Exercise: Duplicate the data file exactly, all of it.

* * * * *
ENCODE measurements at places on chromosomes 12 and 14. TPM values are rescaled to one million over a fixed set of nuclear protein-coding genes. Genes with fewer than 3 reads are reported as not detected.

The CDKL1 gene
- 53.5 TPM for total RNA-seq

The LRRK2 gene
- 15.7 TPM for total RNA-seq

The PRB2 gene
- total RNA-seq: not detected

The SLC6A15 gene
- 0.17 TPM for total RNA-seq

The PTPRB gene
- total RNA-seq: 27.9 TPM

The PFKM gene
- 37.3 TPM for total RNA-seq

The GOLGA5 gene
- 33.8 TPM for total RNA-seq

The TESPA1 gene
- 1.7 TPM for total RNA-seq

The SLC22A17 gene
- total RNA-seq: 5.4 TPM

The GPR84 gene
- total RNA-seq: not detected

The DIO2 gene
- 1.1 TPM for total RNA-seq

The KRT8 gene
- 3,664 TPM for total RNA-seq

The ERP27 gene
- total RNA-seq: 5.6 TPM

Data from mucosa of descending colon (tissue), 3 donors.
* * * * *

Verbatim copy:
ENCODE measurements at places on chromosomes 12 and 14. TPM values are rescaled to one million over a fixed set of nuclear protein-coding genes. Genes with fewer than 3 reads are reported as not detected.

The CDKL1 gene
- 53.5 TPM for total RNA-seq

The LRRK2 gene
- 15.7 TPM for total RNA-seq

The PRB2 gene
- total RNA-seq: not detected

The SLC6A15 gene
- 0.17 TPM for total RNA-seq

The PTPRB gene
- total RNA-seq: 27.9 TPM

The PFKM gene
- 37.3 TPM for total RNA-seq

The GOLGA5 gene
- 33.8 TPM for total RNA-seq

The TESPA1 gene
- 1.7 TPM for total RNA-seq

The SLC22A17 gene
- total RNA-seq: 5.4 TPM

The GPR84 gene
- total RNA-seq: not detected

The DIO2 gene
- 1.1 TPM for total RNA-seq

The KRT8 gene
- 3,664 TPM for total RNA-seq

The ERP27 gene
- total RNA-seq: 5.6 TPM

Data from mucosa of descending colon (tissue), 3 donors.